A happy Nigel Farage. Photo: Peter Macdiarmid
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Why "more Tory than the Tories" attacks on Ukip aren't working

Ukip voters care less about policy than supporters of any other party.

“More Tory than the Tories” is Labour’s official attack line against Ukip. The party likes to refer to Ukip as “the Tories on speed”, reckoning that this is the best way to win back those flirting with Ukip.

Viewed through the narrow lens of policy, it perhaps makes little sense for voters for whom the Conservatives are too right wing economically to plump for Ukip. Nigel Farage is a former Conservative party member. So is his number two, Paul Nuttall, Suzanne Evans, the de facto number three who is in charge of writing the manifesto, Steven Woolfe, Ukip’s migration spokesman and, along with Nuttall, the man leading Ukip’s assault on Labour in the north. And the party’s first two MPs are Conservative defectors.

This is the basis for Labour attacking Ukip as a party of uber-Thatcherities.

But this strategy for winning back Ukip votes has an underlying problem. Ukip voters care less about policy than supporters of any other party, as Philip Cowley recently outlined. If voters don't care much about policy, emphasising policy is not the way to win them back.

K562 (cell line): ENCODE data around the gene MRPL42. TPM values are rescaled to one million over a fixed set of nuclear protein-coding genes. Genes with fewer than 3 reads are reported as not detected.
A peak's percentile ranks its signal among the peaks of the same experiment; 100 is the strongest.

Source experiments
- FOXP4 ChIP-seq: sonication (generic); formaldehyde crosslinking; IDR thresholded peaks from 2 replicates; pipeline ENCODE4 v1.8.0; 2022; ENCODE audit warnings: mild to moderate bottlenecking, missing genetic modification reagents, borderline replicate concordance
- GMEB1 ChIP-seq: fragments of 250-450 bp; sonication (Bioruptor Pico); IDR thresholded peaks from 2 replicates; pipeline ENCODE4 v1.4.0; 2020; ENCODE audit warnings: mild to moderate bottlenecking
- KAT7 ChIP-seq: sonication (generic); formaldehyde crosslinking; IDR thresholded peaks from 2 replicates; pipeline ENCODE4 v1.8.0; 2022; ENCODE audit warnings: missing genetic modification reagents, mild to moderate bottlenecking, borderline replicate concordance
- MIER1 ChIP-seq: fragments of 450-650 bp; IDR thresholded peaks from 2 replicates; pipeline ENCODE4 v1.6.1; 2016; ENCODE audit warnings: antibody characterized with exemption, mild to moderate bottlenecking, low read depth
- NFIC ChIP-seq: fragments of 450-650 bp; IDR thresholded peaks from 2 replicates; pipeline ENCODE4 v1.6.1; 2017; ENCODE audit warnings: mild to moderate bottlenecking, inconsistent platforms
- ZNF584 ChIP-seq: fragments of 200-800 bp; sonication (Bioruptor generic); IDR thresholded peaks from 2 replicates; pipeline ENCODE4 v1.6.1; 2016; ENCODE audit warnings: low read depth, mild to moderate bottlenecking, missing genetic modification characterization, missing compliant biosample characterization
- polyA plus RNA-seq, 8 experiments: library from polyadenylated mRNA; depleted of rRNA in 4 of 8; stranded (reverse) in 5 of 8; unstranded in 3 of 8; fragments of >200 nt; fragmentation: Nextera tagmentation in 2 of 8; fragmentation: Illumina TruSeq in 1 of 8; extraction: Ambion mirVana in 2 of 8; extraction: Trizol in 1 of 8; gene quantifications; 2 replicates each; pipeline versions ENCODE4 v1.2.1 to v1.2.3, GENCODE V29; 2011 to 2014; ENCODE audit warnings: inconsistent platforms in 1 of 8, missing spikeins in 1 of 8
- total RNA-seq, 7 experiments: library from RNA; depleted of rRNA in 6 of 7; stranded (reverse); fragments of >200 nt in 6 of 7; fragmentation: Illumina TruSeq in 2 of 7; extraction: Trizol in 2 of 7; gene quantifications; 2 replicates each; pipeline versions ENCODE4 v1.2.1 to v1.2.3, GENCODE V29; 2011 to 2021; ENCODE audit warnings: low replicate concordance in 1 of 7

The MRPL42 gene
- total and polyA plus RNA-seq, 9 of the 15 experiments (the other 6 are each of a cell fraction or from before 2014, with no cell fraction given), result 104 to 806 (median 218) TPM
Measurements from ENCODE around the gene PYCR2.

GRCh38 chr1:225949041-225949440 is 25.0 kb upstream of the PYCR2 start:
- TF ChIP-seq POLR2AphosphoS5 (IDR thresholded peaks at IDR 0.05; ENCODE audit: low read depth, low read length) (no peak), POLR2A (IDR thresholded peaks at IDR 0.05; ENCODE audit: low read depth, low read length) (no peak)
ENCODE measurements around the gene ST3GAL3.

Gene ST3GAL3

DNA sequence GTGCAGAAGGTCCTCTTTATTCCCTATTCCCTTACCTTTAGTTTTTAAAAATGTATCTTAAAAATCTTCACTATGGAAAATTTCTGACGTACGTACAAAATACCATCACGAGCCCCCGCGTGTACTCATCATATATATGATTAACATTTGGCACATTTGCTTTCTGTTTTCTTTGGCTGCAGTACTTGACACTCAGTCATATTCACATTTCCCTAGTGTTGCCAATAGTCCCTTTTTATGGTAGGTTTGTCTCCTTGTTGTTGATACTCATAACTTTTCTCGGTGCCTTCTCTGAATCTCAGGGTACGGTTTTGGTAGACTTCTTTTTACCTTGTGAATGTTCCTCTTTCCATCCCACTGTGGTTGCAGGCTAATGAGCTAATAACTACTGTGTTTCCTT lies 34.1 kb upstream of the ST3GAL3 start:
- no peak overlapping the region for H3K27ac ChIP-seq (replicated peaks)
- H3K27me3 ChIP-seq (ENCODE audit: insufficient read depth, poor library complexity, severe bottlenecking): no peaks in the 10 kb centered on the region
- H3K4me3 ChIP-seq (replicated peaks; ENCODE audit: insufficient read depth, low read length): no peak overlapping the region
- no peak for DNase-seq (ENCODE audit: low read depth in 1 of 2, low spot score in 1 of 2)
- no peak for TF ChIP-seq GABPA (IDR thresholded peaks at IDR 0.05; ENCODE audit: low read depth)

What unites very disparate Ukip supporters is a shared loathing of the political class. They will not be impressed by petty name-calling of the sort that politicians have such expertise in. Indeed, this brings a profound risk: every time Ukip voters hear “More Tory than the Tories” or “Vote Ukip, Get Labour” it reinforces their loathing of how mainstream politicians operate. Far from winning them back, it reminds them of why they left in the first place.

Something similar is true where immigration is concerned. Ukip voters who feel betrayed by politicians facilitating mass immigration – all the while insisting that they were doing nothing of the sort – have no time for politicians pledging to curb immigration. They see no reason to believe anything has changed until they can see it for themselves. This is why tub-thumping on immigration from mainstream parties is no way to win Ukip voters back.

Rather than being about policy, Ukip is better understood as a revolt against the political class. Its supporters crave a new political culture. Warnings about the consequences of voting for someone else risk reinforcing the notion that they need to turn to Ukip to get it.

Tim Wigmore is a contributing writer to the New Statesman and the author of Second XI: Cricket In Its Outposts.

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